Identity

All posts in the Identity category

WHY? A self analysis

Published September 28, 2022 by Nan Mykel

 

 

I read all of The Brain That Changes Itself: Stories of Personal Triumph from the Stories of Personal Triumph From the Frontiers of Brain Science by Norman Doidge earlier, and I have a hypothesis about my own recent brain dysfunction:

My dysfunction is age related and involves current–and I mean current things.  It appears I’ve almost totally lost any understanding of how to work cell phones and adapt to apple and Word Press updates and can’t find things,  but appear to still have access to many of the things I learned in life, including my education and curiosity.  I do remember my mother finding it impossible to work her tv, but then she was on her way to Alzheimer’s.  At 87 I figure I’ve avoided Alzheimers, but surprise myself at my unequal limitations.

Yes, I guess I’ve always known that the brain tends to recede to earlier memories, but this seems extreme.  This is what I’m wondering:  (I do still claim ownership` of an  unconscious)…

MAYBE my unconscious (let’s call her Ethel) refuses to let go of my “what if”  tendencies out of loyalty to myself, and since they are more valued by “the real me,”  I’ve traded cognitive space with everyday low-level functioning.  Sounds like an excuse for brain slippage, doesn’t it?  But it’s a real question, a real puzzler and a possible answer.

I’m still not willing to relinquish the real me for how to work a cell phone.  Or maybe I’m just whistling in the wind….or the dark….

 

 

Kinda Preachy?

Published April 3, 2018 by Nan Mykel

While continuing my discard trip through ages of hoarding the written word, I’m about to discard the following, but cheating and saving it here:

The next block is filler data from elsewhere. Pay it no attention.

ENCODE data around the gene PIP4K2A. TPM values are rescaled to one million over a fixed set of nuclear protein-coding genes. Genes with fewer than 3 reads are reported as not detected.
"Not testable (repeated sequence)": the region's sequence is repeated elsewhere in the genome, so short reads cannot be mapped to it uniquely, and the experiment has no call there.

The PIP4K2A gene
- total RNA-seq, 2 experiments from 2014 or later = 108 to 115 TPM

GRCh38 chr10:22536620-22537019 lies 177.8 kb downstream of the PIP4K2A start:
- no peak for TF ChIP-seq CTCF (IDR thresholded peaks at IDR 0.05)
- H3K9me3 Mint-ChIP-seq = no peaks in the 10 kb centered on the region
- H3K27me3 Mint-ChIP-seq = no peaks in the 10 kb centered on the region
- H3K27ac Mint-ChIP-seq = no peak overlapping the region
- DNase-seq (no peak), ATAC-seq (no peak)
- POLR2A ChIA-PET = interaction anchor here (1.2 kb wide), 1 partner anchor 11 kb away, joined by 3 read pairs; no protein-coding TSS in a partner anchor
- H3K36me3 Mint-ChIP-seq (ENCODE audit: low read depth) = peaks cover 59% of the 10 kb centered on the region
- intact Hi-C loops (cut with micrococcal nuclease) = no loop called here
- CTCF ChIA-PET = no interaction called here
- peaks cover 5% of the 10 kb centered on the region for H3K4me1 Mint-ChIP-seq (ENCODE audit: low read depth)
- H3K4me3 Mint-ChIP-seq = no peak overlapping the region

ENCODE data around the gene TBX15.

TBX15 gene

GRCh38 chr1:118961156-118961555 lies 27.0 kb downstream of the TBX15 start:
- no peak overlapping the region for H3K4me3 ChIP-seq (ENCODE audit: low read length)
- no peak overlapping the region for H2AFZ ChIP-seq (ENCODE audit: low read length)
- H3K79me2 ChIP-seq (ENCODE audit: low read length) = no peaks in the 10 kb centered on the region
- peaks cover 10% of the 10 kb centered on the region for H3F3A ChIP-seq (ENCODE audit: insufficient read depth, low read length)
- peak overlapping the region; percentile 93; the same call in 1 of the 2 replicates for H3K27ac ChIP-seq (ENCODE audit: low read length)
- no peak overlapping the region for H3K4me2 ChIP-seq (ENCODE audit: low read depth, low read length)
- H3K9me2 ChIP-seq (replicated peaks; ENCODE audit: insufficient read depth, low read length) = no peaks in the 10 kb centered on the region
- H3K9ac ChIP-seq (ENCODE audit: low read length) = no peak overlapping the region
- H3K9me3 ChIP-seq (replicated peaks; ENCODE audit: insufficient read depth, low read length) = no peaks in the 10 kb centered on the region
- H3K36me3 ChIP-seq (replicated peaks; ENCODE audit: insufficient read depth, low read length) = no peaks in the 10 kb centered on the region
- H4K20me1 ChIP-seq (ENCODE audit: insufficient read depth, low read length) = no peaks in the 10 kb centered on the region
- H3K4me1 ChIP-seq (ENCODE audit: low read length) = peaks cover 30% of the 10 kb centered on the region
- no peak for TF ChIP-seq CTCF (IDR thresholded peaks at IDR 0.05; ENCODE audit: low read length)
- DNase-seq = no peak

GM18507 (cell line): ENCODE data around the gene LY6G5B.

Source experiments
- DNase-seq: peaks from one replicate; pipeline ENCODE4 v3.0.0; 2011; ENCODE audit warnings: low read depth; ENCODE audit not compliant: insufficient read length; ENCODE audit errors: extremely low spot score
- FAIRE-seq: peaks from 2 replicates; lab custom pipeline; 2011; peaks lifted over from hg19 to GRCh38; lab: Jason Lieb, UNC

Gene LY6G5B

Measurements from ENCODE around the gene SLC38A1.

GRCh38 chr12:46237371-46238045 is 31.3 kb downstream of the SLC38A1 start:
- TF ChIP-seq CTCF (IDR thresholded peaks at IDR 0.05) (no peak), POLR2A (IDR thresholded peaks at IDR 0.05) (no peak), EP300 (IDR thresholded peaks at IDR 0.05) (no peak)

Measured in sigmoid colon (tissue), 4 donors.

The majority of people are born with one head, two arms and two legs. They have two eyes, two ears, one nose and mouth.  But there across-the-board similarities appear to stop. (Of course they stopped with the first sentence in some who have had to struggle from birth with physical differences).

Inside, however, great differences can and do exist. Our nighttime dreams are unique to us, as are our combination of innate temperaments, our perceptions, intellectual potential, educational and family environments, and our genes. (Scientists have even identified a gene for “happiness.”)

It is natural to assume that most of us are as alike inside as outside. We begin to feel different soon after exposure to other children, however.  Temperamental differences are one example. With age, some children learn to hide their unique differences; differences which appear unique to themselves; differences which are viewed negatively by others.

Become aware of your feelings as you read the following: cross-eyed, epileptic, club-footed, hare-lipped, retarded, crippled, senile, pock-marked, abused, victim, bow-legged, leper, old nag, brain-damaged, psychotic, neurotic… I wonder if the feelings differ if you’re inside one of these categories or outside.  Probably not, because we soak up society’s perception of us. You think, therefore I am.

Eric Berne developed the concept of life scripting, in which people assume the scripts and characteristics that others expect from them, early in life. Some people start out physically and mentally healthy, but along the way are shamed into dis-ease.*

When we feel diminished, we are diminished. When we feel shame, we are shamed. The carpet of our life rolls out until the ragged end unless we can somehow intercept its path.

*Of course, our parents play a big role in this

 

 

Kintsugi – the Japanese art of mending with beauty – reblog

Published September 21, 2017 by Nan Mykel

Incredible.

fantasticmetastaticme

I have been considering
kintsugi, and how
we heal ourselves,
we who are no longer whole,
and if we can
be beautiful
and flawed
and flawed
and beautiful.

I have considered
my scars, not golden,
not joyful,
not thoughtful, but
silver pale, glistening,
secret lines,
hidden from view,
and wondering
if I can be beautiful
even though
I can never be
mended, not entirely.

I am broken,
re-made,
broken again,
mended. I am
burnt, cut,
poisoned,
damaged.
I am not
who I was,
and yet I am
still here,
beautiful
and flawed
and flawed
and beautiful.

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